But though books are weak implements for implanting good qualities in us, they do color our minds, fill them with pictures and sometimes ideas. There are scenes of horror in my mind to-day that were put there by Poe, or Ambrose Bierce or somebody, years ago, which I cannot put out. No maiden in distress would bother me nowadays, I have read of too many, but some of those first ones I read of still make me feel cold. Yes, a book can leave indelible pictures .... And it can introduce wild ideas. Take a nice old lady for instance, at ease on her porch, and set the ballads of Villon to grinning at her over the hedge, or a deep-growling Veblen to creeping on her, right down the rail,—it's no wonder they frighten her. She doesn't want books to show her the underworld and blacken her life.
It's not surprising that some books are censored and forbidden to circulate. The surprising thing is that in this illiberal world they travel so freely. But they usually aren't taken seriously; I suppose that's the answer. It's odd. Many countries that won't admit even the quietest living man without passports will let in the most active, dangerous thoughts in book form.
The habit of reading increases. How far can it go? The innate capacity of our species for it is plainly enormous. Are we building a race of men who will read several books every day, not counting a dozen newspapers at breakfast, and magazines in between? It sounds like a lot, but our own record would have astonished our ancestors. Our descendants are likely to read more and faster than we.
People used to read chiefly for knowledge or to pursue lines of thought. There wasn't so much fiction as now. These proportions have changed. We read some books to feed our curiosity but more to feed our emotions. In other words, we moderns are substituting reading for living.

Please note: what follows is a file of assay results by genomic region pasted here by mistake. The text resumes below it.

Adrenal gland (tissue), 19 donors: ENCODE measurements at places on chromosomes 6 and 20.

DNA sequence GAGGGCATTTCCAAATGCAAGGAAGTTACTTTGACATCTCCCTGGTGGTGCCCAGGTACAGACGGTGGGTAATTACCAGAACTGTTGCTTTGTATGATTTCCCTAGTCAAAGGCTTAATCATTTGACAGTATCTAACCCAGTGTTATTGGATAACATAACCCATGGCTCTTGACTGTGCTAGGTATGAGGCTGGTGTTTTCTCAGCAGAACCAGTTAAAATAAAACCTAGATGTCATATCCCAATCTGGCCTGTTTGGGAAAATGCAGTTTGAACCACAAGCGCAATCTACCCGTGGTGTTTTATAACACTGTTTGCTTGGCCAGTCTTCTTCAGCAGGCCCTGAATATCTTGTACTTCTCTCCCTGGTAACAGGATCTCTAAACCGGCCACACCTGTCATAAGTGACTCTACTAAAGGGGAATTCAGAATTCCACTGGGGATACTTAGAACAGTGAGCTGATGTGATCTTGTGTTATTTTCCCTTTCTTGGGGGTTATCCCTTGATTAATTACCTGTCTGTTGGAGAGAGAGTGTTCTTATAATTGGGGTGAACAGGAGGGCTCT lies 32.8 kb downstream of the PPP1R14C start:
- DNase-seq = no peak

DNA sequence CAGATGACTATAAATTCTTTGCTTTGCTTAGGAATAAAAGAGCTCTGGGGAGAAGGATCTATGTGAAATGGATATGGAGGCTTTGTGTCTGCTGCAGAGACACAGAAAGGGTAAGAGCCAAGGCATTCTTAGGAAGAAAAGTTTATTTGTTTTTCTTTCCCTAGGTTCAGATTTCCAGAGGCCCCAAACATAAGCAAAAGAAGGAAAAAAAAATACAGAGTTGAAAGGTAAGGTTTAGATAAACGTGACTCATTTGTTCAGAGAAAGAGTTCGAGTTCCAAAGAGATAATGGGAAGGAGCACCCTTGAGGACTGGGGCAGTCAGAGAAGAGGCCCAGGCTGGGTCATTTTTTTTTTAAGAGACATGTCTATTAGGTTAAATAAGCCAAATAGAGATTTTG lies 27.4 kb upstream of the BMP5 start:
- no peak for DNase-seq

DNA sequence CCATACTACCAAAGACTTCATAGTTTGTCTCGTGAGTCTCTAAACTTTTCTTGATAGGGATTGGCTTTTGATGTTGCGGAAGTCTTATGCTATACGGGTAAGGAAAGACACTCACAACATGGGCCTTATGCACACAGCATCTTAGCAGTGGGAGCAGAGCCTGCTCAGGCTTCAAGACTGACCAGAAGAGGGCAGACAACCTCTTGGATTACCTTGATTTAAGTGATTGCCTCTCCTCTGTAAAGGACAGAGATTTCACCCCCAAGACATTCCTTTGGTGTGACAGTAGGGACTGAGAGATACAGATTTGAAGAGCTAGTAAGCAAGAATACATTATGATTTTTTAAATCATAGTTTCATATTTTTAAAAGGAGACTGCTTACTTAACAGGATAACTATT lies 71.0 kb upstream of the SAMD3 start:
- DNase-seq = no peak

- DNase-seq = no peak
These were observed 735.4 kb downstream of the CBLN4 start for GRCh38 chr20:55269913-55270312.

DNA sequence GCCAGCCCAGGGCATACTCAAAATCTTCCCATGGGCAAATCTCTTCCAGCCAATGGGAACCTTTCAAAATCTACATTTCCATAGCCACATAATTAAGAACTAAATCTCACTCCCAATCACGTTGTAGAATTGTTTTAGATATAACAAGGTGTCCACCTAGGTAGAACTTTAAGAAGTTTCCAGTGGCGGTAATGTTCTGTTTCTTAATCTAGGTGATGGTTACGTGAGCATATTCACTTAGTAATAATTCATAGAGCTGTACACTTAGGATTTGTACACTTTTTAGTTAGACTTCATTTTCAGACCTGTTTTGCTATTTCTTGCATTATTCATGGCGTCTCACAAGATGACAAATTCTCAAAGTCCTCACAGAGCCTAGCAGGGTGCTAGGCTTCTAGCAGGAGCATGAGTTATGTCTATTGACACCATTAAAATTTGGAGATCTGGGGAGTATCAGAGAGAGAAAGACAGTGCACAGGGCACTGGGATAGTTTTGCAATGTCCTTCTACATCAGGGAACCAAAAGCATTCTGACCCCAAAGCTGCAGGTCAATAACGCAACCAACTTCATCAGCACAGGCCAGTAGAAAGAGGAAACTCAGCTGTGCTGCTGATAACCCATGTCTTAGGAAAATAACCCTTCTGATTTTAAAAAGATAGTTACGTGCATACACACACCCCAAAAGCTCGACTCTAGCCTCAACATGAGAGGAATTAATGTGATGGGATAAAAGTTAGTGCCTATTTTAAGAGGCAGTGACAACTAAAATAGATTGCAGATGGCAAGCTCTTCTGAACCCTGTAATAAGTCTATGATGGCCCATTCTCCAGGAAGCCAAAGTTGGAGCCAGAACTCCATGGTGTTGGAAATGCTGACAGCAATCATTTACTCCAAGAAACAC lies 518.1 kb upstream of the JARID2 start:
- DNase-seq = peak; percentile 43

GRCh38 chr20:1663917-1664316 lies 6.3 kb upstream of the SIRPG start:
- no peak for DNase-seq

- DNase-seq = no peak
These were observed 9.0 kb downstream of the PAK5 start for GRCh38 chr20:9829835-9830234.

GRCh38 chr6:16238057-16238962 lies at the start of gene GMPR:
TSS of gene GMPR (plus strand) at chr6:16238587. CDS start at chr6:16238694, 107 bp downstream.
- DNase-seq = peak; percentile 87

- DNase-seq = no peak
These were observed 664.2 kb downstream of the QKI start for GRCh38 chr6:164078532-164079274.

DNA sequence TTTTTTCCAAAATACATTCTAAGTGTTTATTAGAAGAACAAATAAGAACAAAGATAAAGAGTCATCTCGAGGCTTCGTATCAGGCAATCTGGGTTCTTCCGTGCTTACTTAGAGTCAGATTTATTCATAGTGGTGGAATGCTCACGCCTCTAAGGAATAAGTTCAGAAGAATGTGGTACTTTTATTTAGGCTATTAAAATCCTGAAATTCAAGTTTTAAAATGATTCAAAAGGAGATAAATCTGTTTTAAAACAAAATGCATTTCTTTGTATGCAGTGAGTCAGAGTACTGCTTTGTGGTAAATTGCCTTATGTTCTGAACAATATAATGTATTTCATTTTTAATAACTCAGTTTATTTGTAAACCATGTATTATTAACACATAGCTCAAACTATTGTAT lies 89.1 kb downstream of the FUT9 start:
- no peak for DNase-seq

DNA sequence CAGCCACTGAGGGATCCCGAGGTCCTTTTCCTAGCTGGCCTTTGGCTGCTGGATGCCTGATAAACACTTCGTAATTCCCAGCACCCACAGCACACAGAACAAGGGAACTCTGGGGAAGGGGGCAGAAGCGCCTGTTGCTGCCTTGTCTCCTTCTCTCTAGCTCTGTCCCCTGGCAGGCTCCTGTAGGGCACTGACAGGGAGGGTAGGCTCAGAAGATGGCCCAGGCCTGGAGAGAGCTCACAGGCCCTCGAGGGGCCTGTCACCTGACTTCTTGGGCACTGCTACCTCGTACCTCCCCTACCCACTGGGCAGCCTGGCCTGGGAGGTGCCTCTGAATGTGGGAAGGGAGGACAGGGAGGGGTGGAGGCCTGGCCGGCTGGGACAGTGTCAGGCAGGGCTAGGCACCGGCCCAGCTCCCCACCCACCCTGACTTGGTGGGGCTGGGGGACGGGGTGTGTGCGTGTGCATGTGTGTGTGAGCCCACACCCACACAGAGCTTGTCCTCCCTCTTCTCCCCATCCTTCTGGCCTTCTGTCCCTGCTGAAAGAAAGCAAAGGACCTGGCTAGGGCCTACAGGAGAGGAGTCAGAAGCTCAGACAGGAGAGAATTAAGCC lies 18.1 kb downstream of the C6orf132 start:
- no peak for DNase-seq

When our ancestors felt restless they burst out of their poor bookless homes, and roamed around looking for adventure. We read some one else's. The only adventures they could find were often unsatisfactory, and the people they met in the course of them were hard to put up with. We can choose just the people and adventures we like in our books. But our ancestors got real emotions, where we live on canned.
Of course canned emotions are thrilling at times, in their way, and wonderful genius has gone into putting them up. But a man going home from a library where he has read of some battle, has not the sensations of a soldier returning from war.
Still—for us—reading is natural. If we were more robust, as a race, or if earth-ways were kinder, we should not turn so often to books when we wanted more life. But a fragile yet aspiring species on a stormy old star—why, a substitute for living is the very thing such beings need.
The Enjoyment of Gloom
There used to be a poem—I wish I could find it again—about a man in a wild, lonely place who had a child and a dog. One day he had to go somewhere So he left the dog home to protect the child until he came back. The dog was a strong, faithful animal, with large, loving eyes.
Something terrible happened soon after the man had gone off. I find I'm rather hazy about it, but I think it was wolves. The faithful dog had an awful time of it. He fought and he fought. He was pitifully cut up and bitten. In the end, though, he won.
The man came back when it was night. The dog was lying on the bed with the child he had saved. There was blood on the bed. The man's heart stood still. "This blood is my child's," he thought hastily, "and this dog, which I trusted, has killed it." The dog feebly wagged his tail. The man sprang upon him and slew him.
He saw his mistake immediately afterward, but—it was too late.
When I first read this I was a boy of perhaps ten or twelve. It darn near made me cry. There was one line especially—the poor dog's dying howl of reproach. I think it did make me cry.
I at once took the book—a large, blue one—and hunted up my younger brothers. I made them sit one on each side of the nursery fire. "I'm going to read you something," I said.
They looked up at me trustfully. I remember their soft, chubby faces.
I began the poem, very much moved; and they too, soon grew agitated. They had a complete confidence, however, that it would come out all right. When it didn't, when the dog's dying howl came, they burst into tears. We all sobbed together.